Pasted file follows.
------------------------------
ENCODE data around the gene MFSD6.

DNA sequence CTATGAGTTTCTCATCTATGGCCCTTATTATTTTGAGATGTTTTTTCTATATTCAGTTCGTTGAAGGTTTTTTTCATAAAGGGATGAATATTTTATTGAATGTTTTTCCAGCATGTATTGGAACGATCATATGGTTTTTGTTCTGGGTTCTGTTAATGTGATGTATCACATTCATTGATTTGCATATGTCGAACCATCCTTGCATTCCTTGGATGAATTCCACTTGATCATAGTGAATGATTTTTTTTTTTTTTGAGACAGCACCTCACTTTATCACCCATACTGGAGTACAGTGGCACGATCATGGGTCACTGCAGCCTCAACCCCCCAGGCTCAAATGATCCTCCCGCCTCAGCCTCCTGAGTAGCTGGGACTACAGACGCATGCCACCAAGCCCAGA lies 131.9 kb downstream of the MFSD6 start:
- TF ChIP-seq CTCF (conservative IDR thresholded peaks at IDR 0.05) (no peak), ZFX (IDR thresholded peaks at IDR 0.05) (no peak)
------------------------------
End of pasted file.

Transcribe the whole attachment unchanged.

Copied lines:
ENCODE data around the gene MFSD6.

DNA sequence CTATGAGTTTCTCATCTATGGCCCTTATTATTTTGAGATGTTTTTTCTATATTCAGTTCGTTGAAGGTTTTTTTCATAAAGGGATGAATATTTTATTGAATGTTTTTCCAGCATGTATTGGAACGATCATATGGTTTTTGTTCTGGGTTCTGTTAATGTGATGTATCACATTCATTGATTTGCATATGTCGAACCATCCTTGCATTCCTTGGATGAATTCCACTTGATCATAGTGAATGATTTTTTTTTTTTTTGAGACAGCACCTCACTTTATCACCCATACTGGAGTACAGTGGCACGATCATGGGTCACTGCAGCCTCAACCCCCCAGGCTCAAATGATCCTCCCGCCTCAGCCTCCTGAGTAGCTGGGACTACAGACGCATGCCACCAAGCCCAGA lies 131.9 kb downstream of the MFSD6 start:
- TF ChIP-seq CTCF (conservative IDR thresholded peaks at IDR 0.05) (no peak), ZFX (IDR thresholded peaks at IDR 0.05) (no peak)